Due to the impact of COVID-19, in the last several months I have been leading with a heightened sense of urgency. However, this isn’t entirely new for me as I have always lived my life with a level of urgency.
As a teenager, I was antsy to leave home to go to university, and by my second year I was ready to graduate and get my first “real” job. Once I started working, it wasn’t long before I needed something more. This led to the creation of ACHIEVE and CTRI.
For more than a decade, I have been leading our organization through both challenges and opportunities, and I firmly believe that leading with a sense of urgency has been key to our success. And it will be the key to how we work through our current crisis.
Like many organizations, ours is in a critical state. We have had a significant decrease in income, and because we are a training organization in the business of bringing people together – mostly in-person – getting back to our “normal” isn’t happening anytime soon. As a natural result of the pandemic, I am leading with an even greater sense of urgency.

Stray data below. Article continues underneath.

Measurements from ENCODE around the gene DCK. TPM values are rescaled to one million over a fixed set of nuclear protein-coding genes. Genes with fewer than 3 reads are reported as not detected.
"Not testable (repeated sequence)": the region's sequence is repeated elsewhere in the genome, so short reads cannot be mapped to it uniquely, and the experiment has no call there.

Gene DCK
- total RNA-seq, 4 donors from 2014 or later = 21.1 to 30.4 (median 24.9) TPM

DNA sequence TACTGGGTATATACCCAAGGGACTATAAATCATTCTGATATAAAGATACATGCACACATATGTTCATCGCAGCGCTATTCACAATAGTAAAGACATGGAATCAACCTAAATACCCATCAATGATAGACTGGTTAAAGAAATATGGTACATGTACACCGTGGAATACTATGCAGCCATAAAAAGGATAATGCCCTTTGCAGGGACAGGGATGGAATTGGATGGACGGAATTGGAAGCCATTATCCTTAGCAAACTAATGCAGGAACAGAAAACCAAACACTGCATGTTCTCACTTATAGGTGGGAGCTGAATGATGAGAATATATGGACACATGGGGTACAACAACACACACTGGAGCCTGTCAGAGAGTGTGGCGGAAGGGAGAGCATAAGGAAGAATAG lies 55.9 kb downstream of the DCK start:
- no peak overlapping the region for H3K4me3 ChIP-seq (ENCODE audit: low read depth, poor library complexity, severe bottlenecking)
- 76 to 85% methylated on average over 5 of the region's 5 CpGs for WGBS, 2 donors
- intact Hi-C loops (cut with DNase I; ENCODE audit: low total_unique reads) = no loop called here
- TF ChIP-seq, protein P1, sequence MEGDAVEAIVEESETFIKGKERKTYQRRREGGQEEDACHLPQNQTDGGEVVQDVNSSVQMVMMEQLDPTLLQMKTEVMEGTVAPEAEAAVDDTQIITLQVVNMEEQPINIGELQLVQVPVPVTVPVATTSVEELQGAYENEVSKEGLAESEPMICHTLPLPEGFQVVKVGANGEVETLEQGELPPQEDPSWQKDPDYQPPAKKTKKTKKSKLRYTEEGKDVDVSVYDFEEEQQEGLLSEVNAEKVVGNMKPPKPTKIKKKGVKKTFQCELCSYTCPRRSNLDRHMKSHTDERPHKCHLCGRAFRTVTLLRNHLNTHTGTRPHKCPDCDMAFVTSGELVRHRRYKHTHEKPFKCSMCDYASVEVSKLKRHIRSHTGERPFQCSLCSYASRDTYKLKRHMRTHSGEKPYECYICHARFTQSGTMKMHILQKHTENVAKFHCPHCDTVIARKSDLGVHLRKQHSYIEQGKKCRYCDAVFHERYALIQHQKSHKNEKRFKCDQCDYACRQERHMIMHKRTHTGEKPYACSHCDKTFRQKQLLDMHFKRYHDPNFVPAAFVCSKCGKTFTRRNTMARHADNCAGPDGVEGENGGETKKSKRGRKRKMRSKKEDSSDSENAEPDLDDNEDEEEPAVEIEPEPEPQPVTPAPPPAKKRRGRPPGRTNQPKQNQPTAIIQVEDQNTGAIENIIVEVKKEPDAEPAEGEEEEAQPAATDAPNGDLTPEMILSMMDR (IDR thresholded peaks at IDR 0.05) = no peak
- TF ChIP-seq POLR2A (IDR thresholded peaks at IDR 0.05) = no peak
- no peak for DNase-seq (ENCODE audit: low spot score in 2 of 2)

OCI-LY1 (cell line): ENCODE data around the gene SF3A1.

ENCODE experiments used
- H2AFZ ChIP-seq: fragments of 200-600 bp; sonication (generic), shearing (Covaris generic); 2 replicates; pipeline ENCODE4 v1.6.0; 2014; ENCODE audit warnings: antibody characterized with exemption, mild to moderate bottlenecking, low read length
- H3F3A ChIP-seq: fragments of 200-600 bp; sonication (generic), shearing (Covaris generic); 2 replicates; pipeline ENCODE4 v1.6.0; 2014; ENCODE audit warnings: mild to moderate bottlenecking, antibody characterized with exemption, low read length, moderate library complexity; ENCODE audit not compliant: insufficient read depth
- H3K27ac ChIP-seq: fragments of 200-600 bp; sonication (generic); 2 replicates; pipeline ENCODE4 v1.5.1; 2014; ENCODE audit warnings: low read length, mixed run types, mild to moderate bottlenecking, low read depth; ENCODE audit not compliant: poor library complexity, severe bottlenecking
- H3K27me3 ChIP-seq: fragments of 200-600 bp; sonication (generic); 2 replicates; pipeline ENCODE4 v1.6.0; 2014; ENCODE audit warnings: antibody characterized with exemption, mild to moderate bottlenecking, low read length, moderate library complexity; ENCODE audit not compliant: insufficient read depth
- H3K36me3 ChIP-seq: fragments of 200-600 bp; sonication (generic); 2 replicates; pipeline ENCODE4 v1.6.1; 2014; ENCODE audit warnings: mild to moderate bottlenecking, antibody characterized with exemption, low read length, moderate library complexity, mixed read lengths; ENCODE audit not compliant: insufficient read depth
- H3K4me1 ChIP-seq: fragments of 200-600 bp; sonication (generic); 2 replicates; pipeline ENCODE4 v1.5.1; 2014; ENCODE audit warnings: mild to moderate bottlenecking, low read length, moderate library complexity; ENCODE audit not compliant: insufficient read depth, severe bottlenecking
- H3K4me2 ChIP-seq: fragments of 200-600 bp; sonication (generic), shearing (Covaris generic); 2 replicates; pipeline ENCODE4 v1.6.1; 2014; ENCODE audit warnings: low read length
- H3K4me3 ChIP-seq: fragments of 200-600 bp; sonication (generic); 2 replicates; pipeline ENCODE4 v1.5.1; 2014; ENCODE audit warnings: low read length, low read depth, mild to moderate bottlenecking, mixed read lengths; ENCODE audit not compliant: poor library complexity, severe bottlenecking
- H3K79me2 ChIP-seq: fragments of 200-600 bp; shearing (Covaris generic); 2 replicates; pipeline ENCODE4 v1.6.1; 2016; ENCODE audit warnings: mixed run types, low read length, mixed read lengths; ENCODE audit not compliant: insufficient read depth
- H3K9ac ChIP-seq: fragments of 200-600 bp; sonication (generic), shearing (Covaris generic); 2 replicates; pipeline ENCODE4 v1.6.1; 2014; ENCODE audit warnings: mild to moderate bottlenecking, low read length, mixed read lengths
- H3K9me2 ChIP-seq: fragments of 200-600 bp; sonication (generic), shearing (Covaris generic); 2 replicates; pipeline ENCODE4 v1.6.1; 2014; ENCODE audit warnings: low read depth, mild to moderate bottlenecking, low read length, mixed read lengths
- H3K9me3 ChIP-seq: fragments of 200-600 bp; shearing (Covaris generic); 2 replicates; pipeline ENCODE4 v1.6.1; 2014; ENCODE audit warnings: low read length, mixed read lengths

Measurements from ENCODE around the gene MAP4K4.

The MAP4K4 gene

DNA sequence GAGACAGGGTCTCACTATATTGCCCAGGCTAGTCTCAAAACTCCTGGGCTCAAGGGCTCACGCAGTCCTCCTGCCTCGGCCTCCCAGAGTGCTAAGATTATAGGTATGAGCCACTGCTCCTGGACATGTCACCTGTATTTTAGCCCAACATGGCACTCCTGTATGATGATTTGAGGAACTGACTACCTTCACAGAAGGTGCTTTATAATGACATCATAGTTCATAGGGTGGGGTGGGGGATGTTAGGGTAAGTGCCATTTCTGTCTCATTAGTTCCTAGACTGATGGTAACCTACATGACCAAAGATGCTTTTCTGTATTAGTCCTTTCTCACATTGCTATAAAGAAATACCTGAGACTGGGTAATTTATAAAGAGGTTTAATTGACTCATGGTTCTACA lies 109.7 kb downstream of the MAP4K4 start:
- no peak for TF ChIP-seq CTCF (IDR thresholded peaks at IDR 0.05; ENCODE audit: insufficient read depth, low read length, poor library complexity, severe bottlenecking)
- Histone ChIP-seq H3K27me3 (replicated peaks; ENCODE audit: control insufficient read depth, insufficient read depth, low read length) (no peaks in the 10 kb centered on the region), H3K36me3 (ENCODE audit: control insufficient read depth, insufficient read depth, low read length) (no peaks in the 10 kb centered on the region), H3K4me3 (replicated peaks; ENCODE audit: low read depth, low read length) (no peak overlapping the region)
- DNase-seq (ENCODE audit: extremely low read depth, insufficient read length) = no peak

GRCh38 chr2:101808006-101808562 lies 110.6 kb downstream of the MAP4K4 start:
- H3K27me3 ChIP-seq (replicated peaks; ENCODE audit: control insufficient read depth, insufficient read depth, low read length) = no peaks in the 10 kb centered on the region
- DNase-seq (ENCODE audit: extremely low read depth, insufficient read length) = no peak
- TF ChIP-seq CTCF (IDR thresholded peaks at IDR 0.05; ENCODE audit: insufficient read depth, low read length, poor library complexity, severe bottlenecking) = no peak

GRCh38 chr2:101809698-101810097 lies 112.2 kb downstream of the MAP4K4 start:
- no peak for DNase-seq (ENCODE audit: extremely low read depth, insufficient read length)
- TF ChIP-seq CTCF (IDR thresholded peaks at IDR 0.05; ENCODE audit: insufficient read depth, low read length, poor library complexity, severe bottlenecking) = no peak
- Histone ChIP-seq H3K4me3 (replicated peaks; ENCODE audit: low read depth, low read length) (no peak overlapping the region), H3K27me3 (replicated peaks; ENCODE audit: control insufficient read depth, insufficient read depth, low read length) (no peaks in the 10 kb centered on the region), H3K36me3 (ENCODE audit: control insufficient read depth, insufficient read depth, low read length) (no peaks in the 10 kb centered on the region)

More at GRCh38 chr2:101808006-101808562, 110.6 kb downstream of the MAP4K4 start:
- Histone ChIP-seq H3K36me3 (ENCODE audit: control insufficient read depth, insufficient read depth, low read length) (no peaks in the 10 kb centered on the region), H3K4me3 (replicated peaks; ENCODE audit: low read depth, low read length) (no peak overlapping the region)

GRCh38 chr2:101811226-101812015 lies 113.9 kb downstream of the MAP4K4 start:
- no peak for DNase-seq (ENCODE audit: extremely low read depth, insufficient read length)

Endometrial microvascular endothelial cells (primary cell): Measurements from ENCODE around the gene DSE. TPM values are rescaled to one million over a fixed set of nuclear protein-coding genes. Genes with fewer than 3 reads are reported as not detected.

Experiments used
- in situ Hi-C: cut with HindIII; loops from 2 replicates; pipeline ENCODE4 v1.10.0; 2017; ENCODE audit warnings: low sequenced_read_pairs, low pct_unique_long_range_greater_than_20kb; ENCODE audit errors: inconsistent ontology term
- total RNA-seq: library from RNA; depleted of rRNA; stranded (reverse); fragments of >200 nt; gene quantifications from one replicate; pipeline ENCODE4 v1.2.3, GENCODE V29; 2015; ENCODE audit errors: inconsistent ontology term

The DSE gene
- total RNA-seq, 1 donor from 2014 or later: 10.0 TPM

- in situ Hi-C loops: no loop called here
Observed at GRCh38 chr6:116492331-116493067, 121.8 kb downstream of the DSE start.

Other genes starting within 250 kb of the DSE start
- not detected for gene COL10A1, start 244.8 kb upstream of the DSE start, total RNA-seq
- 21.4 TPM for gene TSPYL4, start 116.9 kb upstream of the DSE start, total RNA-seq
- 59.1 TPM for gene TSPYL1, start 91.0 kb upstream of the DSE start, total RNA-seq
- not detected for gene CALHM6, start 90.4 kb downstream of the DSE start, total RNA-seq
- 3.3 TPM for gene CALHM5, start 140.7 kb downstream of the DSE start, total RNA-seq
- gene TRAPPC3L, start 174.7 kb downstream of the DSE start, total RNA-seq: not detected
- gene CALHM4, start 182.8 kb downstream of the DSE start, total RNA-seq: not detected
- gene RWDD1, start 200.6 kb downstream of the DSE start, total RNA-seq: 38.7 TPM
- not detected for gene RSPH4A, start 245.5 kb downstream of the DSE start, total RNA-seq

To effectively harness the power of of urgency, we need to become more intentional and less reactive.
The need to lead with urgency during a crisis is not foreign to most people. But the important question to consider is whether we are leading with the right kind of urgency. Unfocused urgency borne out of excessive fear and anxiety tends to lead to bad decisions and increased mistakes. Although this type of urgency does create activity and movement, it often doesn’t lead to productivity or innovation.
Acting and working out of panic and fear is not the same as focused urgency, which creates the desire to do things now – not eventually. To effectively harness its power, we need to become more intentional and less reactive. This gives us heighted focus and clarity to be on the lookout for opportunities and challenges that will not only help us now, but also in the future.
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